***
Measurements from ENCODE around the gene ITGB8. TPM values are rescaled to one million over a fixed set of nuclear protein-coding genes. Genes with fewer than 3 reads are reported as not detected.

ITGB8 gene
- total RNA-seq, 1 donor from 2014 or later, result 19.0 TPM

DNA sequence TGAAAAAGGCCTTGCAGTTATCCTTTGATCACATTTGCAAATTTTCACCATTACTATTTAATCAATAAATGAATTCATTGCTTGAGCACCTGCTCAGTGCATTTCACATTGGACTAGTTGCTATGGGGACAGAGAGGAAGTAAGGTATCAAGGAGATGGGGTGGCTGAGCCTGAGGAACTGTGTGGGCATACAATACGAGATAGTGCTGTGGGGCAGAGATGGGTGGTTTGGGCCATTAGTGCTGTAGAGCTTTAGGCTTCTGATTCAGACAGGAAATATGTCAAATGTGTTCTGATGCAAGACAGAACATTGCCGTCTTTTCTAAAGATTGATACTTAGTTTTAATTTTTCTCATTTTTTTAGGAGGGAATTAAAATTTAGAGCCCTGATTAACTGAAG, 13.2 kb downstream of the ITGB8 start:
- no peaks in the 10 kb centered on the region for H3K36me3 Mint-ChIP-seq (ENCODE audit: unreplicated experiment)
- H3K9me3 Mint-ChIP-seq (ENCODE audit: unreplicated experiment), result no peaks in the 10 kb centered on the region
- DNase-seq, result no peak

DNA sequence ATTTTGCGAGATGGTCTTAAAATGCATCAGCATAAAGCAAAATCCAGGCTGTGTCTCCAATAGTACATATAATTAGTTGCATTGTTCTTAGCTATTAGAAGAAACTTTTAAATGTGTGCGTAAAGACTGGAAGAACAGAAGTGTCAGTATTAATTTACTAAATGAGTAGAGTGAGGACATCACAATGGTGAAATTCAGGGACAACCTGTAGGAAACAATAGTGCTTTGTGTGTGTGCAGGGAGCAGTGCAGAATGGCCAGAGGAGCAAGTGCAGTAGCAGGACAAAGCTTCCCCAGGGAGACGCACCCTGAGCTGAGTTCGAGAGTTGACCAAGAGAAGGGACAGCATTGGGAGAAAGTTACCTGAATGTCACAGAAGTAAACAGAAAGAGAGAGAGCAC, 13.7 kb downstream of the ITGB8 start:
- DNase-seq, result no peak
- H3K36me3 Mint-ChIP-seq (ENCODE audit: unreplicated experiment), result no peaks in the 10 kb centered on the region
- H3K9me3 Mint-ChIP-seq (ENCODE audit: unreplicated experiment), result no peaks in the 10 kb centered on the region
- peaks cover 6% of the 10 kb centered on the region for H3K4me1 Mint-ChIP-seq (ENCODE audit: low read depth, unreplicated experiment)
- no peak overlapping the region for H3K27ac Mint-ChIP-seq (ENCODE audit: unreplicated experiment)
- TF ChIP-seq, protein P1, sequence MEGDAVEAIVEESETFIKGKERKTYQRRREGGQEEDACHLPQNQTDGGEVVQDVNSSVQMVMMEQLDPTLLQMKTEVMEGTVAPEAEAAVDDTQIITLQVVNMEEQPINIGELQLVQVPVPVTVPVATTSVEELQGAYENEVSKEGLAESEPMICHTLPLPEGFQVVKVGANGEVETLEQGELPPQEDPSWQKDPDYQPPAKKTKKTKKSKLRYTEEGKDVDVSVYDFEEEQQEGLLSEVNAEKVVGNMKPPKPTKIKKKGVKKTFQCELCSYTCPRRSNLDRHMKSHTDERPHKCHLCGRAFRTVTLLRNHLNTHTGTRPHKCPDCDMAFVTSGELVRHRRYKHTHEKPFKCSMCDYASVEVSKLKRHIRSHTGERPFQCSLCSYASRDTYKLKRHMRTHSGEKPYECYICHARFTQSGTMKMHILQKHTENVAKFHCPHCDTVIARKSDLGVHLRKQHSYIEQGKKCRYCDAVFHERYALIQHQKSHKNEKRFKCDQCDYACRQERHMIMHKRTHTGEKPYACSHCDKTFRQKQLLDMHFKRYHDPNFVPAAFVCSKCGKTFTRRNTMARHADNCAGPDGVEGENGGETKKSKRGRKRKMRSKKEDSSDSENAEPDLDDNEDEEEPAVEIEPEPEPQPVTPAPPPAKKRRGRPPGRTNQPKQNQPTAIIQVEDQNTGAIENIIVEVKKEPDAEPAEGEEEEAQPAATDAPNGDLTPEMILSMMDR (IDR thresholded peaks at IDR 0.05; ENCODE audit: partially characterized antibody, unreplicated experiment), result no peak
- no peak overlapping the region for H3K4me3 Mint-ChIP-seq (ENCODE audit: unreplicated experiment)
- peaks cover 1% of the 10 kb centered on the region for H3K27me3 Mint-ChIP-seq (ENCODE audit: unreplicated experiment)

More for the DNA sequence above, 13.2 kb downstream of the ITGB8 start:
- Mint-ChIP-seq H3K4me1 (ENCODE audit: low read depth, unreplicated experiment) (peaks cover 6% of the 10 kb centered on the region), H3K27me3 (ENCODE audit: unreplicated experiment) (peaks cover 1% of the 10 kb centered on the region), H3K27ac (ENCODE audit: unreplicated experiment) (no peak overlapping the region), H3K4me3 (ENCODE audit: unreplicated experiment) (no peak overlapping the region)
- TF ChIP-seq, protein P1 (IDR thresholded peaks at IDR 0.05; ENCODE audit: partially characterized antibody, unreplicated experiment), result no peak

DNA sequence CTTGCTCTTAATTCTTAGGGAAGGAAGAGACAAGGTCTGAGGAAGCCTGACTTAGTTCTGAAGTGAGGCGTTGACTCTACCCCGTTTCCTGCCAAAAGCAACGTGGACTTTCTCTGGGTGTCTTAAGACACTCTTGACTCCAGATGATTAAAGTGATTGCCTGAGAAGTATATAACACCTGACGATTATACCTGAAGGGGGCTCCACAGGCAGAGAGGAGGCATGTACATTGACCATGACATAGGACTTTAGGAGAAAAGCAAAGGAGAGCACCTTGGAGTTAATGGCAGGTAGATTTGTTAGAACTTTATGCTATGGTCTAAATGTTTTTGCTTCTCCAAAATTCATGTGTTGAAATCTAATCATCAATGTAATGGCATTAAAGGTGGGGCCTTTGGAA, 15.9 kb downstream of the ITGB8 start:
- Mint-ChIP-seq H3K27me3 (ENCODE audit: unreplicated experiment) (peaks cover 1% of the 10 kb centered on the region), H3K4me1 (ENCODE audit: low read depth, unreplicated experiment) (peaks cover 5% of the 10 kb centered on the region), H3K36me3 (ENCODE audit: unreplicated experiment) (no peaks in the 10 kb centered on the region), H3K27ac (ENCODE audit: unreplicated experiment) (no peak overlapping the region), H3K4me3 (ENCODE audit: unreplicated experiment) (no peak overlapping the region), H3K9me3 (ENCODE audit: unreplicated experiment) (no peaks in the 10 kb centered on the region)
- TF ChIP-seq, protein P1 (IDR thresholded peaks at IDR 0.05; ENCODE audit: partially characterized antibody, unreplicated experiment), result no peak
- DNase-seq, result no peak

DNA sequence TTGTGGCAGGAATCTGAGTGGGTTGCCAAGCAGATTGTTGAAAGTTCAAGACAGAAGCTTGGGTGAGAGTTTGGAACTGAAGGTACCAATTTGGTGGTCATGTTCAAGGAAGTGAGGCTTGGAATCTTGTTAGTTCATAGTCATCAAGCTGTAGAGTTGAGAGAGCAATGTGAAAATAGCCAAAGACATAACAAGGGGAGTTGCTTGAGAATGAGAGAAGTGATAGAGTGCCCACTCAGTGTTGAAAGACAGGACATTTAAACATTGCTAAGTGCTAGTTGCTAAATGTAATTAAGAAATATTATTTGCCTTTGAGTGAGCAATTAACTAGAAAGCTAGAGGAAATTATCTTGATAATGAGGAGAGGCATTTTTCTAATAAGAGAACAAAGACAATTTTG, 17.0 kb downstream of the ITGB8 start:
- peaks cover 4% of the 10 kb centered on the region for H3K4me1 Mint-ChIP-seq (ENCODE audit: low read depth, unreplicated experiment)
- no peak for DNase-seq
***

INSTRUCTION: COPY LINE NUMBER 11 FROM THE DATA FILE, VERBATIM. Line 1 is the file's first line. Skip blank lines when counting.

- H3K9me3 Mint-ChIP-seq (ENCODE audit: unreplicated experiment), result no peaks in the 10 kb centered on the region